Loan-to-value or LTV

A comparison between the amount of a mortgage loan and either the home’s purchase price (for new buyers) or its appraised value (in a refinance) is its loan-to-value ratio. Lower LTVs typically qualify a buyer or homeowner a lower interest rate because there is less risk of default to the lender. So, a conforming mortgage with 20 percent down often garners a lower rate than an FHA loan with only five percent down.

Higher LTVs place more risk on the lender so if the market drops, the home could be “upside-down” or worth less than the amount of the mortgage.

Debt-to-income ratio or DTI

More important to home buyers is the debt-to-income ratio. Also called a debt-service ratio, it expresses how much money the borrower makes monthly compared to the monthly ongoing debt payments and obligations. A lender uses this figure to determine how high a mortgage payment you can handle. The first number is your income (gross) from your job, plus any other income that can be counted such as child support or a trust disbursement that you can use to make your mortgage payment plus taxes and insurance, and if applicable, association dues.

The second number uses the same calculation as the first plus any long-term debt such as a vehicle or school loan and consumer debt. This amount is the percentage of your income used to pay housing and long-term debt. So, a ratio of 30:37 (also written 30/37) means you spend 30 percent of all your income on housing with no more than seven percent obligated to debt service. That leaves you with 63 percent of your income for food, auto insurance, medical bills, clothing, and other expenses. Qualifying ratios adjust over time, but the Federal Housing Administration lists the qualifying ratio and the formula to determine it to qualify for an FHA loan.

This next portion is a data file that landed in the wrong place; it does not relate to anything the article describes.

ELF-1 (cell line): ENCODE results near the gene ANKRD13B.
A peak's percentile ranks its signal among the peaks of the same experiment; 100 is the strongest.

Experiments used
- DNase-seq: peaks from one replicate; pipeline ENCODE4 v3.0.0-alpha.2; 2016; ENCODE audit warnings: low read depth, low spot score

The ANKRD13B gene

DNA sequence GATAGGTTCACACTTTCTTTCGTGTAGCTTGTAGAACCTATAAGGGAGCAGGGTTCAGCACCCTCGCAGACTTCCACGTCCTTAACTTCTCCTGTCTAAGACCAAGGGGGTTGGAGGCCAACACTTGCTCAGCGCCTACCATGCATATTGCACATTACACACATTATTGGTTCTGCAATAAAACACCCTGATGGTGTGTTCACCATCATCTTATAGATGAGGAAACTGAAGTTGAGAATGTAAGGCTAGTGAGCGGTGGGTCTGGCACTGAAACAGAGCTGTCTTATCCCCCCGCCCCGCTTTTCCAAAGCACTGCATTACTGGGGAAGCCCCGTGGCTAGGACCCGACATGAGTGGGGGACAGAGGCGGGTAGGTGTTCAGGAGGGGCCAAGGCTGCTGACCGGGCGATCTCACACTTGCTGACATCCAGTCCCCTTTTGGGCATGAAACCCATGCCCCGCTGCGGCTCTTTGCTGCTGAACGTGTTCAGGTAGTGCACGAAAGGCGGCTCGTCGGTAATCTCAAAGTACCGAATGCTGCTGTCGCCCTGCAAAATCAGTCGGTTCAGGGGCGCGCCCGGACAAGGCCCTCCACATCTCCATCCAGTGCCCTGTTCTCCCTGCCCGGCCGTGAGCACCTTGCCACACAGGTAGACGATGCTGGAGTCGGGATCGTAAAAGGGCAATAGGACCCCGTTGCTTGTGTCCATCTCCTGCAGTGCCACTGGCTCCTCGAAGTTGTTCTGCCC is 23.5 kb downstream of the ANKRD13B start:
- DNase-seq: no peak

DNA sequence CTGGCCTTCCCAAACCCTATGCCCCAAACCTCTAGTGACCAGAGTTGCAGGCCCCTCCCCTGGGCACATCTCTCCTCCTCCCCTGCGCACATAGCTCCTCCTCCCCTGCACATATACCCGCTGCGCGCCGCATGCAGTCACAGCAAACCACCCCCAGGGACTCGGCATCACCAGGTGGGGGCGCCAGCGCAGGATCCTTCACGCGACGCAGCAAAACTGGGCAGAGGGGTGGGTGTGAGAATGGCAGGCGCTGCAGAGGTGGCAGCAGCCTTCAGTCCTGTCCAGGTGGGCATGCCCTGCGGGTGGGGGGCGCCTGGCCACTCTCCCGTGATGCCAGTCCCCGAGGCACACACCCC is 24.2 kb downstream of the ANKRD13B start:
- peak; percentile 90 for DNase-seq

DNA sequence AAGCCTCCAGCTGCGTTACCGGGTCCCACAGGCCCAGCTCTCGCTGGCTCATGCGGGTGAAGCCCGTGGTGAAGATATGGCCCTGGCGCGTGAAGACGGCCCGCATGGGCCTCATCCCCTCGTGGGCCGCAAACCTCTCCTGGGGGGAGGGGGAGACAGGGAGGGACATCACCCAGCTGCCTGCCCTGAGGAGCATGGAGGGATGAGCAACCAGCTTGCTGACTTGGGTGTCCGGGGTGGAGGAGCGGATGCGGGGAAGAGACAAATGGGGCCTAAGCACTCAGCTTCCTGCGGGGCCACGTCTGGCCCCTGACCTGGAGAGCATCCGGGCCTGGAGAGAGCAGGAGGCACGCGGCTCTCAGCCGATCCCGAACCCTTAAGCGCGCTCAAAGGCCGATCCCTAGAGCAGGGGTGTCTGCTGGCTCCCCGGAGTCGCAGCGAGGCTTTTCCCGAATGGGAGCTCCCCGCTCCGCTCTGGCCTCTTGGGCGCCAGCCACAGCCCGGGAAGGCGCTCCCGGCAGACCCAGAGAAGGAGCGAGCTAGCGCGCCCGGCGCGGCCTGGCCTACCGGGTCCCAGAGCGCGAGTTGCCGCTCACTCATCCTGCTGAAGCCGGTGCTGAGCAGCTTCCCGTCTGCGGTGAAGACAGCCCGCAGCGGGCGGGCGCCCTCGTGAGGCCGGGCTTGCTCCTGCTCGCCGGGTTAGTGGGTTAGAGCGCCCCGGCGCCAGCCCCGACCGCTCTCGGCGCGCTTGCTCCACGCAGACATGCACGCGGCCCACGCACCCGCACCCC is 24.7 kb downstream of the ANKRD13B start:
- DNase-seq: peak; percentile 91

Price-to-income ratio

Your DTI comes from your personal debts and income, and the LTV comes from a specific home's value, but the price-to-income ratio expresses the affordability of housing in a given locale. Most often, it is the ratio of the median home price to the median household disposable income. This ratio helps you determine if the home you want to buy is overpriced (it will be hard to sell) or under-priced (super good deal) for its geographical location. Lenders use this ratio as one additional factor in determining risk for that specific home.

To learn where your ratios fall and to determine if an area is right for your household budget, let your local real estate professional guide you.





Posted by Rachel (Hillman) Foy on 2/28/2018

Credit is tied to most big financial decisions you will make in your life. From things as little as opening up a store card at the mall to buying your first home, your credit score is going to play a factor. When it comes to mortgages, lenders take your credit score, particularly your FICO score, into consideration in determining the interest rate that you will likely be stuck with for years. How is your credit score determined and what can you do to use it to get a better rate on your mortgage? We'll cover all of that and more in this article.